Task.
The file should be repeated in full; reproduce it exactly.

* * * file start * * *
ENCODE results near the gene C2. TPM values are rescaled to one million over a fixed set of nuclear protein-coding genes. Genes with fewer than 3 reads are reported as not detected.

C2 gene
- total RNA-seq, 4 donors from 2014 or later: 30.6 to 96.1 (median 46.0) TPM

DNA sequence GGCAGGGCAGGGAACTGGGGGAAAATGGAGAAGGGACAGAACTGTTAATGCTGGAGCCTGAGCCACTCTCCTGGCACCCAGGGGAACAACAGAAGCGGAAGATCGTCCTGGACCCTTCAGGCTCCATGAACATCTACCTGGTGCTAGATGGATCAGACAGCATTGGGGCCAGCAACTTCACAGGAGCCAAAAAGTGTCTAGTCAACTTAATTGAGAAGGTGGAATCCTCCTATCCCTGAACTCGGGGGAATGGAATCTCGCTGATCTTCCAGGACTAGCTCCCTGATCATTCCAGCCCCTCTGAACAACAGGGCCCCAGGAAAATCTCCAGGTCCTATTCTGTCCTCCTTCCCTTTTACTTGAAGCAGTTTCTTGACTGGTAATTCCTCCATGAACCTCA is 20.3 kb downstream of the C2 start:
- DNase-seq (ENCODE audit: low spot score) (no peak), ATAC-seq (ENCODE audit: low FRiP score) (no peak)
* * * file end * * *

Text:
ENCODE results near the gene C2. TPM values are rescaled to one million over a fixed set of nuclear protein-coding genes. Genes with fewer than 3 reads are reported as not detected.

C2 gene
- total RNA-seq, 4 donors from 2014 or later: 30.6 to 96.1 (median 46.0) TPM

DNA sequence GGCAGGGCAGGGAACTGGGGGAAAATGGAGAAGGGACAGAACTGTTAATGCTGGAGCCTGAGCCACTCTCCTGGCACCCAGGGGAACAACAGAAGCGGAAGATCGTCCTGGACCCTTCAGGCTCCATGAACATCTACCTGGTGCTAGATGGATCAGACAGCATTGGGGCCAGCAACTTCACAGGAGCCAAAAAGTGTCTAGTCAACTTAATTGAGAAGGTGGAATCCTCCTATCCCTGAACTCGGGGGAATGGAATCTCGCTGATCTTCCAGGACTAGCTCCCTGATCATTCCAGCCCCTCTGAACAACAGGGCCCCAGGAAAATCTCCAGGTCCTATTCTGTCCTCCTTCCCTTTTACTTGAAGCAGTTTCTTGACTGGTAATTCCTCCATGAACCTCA is 20.3 kb downstream of the C2 start:
- DNase-seq (ENCODE audit: low spot score) (no peak), ATAC-seq (ENCODE audit: low FRiP score) (no peak)